A long time ago, the legendary UCLA coach John Wooden had some advice for young coaches taking over their own programs. He said the physical condition of your players will determine just how much you can do with them. I have held those words as gospel. I firmly believe physical condition can be the deciding factor in at least five games on your schedule. It can be the difference in winning and losing close games. Currently, we dress 10 players, two of which walked on to our program in the fall. Many of our opponents dress 12-15 players regularly. On most nights, we have at least two players who play the entire 40-minute game.
I cannot begin to tell you how frustrating it is when I watch young players making the transition to college basketball, who are not in shape when they arrive on campus in the fall. If you ask any freshman playing basketball what the toughest adjustment they have to make to the college game it is most always the aspect of physical conditioning.
Just this morning, I watched the nation’s top high school team, St. Anthony’s High School play. Their legendary coach Bob Hurley Sr., owner of more than 20 New Jersey state championships, was interviewed about his program’s recent drought in the state playoffs. He pointed to his team’s lack of physical conditioning as the reason they were unable to win close games the previous season. He credited his team’s dedication to its off-season weight training and fitness program for their undefeated record and top national ranking. It is no coincidence Coach Hurley Sr., will send six players to Division I programs next fall, three of them to the Big East Conference. Don’t forget, you only play with five players on the court at one time! The basketball world could learn a lot from Coach Hurley Sr. and his fantastic group of young men.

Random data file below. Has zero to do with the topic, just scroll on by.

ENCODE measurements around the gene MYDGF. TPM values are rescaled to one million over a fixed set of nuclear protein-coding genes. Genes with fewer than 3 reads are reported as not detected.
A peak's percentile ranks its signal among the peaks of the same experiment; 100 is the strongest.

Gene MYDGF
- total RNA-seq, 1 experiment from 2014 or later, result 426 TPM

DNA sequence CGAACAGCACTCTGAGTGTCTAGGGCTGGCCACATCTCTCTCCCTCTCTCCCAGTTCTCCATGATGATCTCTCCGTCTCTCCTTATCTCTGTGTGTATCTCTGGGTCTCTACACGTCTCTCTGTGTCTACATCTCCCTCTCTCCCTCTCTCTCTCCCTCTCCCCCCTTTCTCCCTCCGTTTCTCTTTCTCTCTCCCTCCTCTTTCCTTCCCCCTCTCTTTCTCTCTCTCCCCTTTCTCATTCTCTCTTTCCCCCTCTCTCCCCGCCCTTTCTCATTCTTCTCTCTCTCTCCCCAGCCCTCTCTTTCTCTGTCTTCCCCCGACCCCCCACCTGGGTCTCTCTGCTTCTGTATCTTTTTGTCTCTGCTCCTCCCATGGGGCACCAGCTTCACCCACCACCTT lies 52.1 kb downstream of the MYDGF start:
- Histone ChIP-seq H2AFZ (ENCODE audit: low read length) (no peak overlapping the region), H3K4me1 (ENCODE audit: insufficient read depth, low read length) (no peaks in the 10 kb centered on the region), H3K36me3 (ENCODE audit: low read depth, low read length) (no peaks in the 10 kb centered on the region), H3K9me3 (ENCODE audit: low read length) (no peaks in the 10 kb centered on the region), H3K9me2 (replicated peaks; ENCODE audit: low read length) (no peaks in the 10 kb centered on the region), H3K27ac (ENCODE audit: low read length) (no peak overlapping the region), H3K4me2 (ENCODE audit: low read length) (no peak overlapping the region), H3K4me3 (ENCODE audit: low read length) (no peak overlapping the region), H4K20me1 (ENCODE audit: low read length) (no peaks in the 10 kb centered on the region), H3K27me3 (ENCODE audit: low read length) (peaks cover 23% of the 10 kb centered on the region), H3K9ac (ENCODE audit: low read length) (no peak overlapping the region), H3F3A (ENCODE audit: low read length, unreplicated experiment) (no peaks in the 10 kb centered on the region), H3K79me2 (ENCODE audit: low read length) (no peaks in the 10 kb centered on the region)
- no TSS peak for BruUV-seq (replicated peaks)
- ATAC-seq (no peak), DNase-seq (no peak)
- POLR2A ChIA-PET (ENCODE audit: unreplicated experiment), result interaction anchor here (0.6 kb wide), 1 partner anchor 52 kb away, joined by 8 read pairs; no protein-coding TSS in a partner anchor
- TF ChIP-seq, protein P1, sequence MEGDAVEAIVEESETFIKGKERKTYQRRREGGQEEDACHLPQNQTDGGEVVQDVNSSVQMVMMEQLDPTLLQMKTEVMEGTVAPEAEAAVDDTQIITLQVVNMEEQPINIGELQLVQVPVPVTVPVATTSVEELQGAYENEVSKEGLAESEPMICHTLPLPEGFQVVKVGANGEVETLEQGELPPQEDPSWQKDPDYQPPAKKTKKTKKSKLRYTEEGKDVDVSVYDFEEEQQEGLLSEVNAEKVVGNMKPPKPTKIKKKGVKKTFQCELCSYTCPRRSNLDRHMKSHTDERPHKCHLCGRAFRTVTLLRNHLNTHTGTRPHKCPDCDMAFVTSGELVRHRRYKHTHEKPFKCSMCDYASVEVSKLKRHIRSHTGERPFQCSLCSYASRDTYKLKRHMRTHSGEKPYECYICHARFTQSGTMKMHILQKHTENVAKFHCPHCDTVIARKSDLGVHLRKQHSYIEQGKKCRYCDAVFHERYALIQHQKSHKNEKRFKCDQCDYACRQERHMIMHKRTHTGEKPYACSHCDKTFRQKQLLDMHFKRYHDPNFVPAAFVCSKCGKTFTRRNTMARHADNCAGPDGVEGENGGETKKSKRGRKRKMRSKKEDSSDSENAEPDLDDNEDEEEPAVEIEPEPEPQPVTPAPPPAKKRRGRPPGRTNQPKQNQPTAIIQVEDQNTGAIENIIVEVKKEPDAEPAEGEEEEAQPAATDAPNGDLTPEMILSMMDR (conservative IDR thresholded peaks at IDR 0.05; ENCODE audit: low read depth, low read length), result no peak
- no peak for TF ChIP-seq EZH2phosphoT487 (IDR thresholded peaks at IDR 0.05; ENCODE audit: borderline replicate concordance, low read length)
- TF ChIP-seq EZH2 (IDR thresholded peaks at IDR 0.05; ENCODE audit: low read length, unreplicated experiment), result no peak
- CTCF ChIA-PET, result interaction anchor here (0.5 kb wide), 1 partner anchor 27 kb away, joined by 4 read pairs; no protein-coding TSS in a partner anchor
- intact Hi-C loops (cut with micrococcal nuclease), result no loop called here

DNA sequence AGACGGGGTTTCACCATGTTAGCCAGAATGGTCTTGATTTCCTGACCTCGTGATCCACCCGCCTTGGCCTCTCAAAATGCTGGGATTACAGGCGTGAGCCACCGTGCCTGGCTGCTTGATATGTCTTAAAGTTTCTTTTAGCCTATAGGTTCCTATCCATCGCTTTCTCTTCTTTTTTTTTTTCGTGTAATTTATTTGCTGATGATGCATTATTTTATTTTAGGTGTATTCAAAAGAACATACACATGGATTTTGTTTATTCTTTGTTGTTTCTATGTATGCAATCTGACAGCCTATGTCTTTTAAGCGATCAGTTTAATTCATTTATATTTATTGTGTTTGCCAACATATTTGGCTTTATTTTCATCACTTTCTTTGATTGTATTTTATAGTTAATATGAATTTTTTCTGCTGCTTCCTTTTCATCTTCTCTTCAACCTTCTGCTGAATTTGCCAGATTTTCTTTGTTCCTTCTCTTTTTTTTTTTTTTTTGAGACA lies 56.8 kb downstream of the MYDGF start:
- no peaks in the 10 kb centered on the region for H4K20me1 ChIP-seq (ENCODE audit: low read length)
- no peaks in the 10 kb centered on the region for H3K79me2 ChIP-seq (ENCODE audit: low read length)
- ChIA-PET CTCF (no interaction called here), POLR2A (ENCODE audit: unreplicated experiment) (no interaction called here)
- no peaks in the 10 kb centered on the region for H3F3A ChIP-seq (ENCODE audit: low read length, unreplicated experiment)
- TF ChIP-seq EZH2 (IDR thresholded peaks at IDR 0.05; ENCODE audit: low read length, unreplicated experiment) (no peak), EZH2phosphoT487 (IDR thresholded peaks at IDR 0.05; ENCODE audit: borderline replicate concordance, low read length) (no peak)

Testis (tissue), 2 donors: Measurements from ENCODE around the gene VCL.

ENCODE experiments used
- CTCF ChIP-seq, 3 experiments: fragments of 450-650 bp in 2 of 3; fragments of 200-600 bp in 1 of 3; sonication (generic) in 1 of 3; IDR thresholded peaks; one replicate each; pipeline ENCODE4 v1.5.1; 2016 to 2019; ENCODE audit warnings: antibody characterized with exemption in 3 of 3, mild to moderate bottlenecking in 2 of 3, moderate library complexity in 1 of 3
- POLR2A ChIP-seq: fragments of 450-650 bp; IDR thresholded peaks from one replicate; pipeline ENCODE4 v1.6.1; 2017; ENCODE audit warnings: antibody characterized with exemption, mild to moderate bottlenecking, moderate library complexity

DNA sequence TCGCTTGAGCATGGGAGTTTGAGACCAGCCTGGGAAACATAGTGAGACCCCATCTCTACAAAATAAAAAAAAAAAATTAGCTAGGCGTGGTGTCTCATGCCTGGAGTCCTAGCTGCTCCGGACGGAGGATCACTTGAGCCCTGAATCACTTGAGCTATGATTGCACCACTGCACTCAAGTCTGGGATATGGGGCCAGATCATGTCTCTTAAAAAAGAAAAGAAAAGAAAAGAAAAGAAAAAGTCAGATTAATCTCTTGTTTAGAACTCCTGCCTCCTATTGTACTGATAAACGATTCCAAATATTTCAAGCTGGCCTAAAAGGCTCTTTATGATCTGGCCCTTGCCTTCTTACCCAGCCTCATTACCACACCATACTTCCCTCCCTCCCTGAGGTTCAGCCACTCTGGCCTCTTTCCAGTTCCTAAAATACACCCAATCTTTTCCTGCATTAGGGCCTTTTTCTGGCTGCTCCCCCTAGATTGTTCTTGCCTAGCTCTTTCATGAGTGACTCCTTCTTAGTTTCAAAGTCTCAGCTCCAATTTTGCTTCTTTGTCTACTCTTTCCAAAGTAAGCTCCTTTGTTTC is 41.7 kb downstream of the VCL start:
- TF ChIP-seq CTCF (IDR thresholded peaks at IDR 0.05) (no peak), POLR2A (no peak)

If I can impart some wisdom to high school coaches and players who aspire to play at the collegiate level, prepare your players for the physical demands of the college game. Understand, college basketball games are 40 minutes in length, as the high school game is 32 minutes. The college season has at least 27 games on its regular season schedule, while many state high school associations allow for far fewer regular season contests. The college season opens on October 15th, as many state high school associations do not allow their schools to open until the fall sport regular season comes to an end. Simple math tells us that college players are playing eight more minutes a game for more games in a single season. All of this, following a 30-day practice period prior to the first allowable contest in November. The wear and tear on college players is tremendous and can only be overcome by rigorous preparation in the off-season. My players have heard me recite this quote countless times (which, ironically, I got from Coach Hurley, Sr.), “one day winter will ask what you were doing all summer…?”
Until next week! Hopefully, I can write about our first winning streak of the season! Go Mavericks!
Yours in Hoops,